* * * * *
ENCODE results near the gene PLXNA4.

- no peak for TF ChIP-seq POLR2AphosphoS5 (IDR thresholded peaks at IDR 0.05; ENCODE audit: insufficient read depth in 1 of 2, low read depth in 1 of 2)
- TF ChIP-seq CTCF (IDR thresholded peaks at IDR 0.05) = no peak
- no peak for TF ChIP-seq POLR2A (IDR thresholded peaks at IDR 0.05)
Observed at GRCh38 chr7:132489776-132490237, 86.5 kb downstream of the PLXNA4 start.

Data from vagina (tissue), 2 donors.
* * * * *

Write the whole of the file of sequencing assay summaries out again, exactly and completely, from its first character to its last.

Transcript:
ENCODE results near the gene PLXNA4.

- no peak for TF ChIP-seq POLR2AphosphoS5 (IDR thresholded peaks at IDR 0.05; ENCODE audit: insufficient read depth in 1 of 2, low read depth in 1 of 2)
- TF ChIP-seq CTCF (IDR thresholded peaks at IDR 0.05) = no peak
- no peak for TF ChIP-seq POLR2A (IDR thresholded peaks at IDR 0.05)
Observed at GRCh38 chr7:132489776-132490237, 86.5 kb downstream of the PLXNA4 start.

Data from vagina (tissue), 2 donors.